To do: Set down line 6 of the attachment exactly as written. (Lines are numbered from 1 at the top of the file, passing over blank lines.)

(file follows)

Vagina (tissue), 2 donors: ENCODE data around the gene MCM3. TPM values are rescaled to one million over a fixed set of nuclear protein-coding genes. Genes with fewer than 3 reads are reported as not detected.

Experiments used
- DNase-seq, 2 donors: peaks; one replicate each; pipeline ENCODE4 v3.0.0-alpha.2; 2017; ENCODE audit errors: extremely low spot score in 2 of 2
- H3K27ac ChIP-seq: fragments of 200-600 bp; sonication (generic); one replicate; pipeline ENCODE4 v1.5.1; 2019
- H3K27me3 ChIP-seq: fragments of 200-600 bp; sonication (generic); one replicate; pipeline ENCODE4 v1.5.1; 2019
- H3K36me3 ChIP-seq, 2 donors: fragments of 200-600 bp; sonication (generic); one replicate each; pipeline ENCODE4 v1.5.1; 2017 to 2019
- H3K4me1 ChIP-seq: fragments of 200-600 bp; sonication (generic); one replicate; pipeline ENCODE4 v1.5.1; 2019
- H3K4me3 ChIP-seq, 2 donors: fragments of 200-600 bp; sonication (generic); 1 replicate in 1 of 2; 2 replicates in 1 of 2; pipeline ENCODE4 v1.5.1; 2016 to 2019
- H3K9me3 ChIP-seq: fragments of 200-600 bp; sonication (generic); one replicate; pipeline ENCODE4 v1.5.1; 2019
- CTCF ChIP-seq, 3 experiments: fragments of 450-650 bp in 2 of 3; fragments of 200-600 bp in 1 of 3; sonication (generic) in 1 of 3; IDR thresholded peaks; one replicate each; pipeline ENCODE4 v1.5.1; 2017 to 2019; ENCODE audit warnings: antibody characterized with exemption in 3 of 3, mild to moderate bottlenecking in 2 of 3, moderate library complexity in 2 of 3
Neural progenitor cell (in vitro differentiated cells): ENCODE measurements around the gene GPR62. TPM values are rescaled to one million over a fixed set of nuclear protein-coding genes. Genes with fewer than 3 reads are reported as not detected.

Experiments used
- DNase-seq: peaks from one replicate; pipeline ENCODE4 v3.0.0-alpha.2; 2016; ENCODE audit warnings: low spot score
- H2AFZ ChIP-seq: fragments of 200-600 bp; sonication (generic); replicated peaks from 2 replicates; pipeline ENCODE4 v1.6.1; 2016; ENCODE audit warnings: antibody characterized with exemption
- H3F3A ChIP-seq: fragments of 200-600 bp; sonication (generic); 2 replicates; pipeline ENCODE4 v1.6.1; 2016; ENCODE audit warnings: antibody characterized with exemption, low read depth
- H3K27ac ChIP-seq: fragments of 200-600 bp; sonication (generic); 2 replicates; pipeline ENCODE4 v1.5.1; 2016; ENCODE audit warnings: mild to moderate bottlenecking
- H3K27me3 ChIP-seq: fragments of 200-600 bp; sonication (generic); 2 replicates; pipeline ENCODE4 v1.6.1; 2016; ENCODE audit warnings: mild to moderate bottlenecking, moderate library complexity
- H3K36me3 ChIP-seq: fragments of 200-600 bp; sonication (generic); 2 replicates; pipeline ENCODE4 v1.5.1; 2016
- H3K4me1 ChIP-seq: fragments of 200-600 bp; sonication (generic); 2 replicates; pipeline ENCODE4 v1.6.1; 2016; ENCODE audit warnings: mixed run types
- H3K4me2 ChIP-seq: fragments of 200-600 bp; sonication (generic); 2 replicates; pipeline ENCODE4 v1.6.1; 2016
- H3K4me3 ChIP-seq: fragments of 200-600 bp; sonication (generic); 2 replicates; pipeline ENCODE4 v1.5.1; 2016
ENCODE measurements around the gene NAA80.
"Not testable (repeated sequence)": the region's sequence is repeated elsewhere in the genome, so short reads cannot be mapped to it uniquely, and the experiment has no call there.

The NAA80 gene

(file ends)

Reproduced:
- H3K36me3 ChIP-seq, 2 donors: fragments of 200-600 bp; sonication (generic); one replicate each; pipeline ENCODE4 v1.5.1; 2017 to 2019